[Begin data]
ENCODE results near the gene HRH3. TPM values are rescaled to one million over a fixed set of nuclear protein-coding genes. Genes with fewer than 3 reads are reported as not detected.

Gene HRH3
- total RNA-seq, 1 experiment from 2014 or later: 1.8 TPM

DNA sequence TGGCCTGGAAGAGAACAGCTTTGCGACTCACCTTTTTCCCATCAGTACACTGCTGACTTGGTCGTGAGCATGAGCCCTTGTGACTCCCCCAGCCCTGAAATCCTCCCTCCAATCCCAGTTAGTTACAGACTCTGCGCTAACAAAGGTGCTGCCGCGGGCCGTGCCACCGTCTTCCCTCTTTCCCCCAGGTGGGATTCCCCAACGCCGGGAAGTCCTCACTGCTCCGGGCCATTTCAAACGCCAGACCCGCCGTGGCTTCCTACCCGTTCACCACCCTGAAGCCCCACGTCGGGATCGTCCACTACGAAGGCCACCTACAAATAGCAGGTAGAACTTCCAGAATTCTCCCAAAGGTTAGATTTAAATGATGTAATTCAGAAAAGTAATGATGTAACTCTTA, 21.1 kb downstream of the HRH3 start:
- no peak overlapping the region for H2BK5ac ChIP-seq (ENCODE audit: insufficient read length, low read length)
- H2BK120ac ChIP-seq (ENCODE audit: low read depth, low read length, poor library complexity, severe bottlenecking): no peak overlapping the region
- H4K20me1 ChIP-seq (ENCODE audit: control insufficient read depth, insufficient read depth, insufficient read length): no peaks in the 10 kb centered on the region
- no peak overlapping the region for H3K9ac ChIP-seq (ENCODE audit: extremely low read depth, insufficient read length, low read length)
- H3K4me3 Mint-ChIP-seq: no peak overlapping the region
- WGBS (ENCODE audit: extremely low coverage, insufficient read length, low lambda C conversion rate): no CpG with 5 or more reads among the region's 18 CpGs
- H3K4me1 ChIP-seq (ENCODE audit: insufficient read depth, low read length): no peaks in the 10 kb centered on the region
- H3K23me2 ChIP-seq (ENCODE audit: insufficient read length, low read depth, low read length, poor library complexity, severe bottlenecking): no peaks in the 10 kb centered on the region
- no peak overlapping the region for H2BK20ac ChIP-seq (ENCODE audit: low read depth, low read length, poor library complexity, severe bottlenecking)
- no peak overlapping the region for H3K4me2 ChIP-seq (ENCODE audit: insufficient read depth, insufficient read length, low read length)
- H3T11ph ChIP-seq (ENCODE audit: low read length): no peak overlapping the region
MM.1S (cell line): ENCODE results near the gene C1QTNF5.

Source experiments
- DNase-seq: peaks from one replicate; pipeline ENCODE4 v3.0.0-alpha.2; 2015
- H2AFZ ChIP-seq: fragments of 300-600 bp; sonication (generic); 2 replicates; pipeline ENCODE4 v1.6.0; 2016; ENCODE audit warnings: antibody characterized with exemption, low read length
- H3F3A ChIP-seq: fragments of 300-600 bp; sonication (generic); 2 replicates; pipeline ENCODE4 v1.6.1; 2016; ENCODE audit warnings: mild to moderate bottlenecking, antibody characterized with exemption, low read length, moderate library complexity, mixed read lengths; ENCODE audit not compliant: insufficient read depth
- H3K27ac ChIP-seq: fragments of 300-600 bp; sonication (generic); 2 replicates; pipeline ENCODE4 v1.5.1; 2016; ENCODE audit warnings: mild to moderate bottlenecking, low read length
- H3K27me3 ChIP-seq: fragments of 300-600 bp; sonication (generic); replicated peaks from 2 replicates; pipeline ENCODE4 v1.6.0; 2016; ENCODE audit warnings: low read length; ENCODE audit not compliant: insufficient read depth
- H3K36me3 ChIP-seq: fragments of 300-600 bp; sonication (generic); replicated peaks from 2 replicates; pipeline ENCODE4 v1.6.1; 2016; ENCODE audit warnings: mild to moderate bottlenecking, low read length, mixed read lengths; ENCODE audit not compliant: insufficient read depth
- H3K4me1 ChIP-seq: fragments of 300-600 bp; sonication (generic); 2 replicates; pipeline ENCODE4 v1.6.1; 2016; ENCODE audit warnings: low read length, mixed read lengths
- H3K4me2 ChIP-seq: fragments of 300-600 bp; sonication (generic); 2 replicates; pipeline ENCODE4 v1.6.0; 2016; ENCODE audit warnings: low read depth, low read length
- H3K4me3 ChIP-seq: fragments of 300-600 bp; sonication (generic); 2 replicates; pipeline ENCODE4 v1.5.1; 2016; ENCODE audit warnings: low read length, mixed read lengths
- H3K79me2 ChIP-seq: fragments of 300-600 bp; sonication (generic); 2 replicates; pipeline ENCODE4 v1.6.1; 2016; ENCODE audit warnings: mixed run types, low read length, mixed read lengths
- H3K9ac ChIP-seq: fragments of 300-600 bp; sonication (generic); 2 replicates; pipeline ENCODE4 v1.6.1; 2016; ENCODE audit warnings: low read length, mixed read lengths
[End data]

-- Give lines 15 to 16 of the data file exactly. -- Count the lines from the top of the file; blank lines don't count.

- H3T11ph ChIP-seq (ENCODE audit: low read length): no peak overlapping the region
MM.1S (cell line): ENCODE results near the gene C1QTNF5.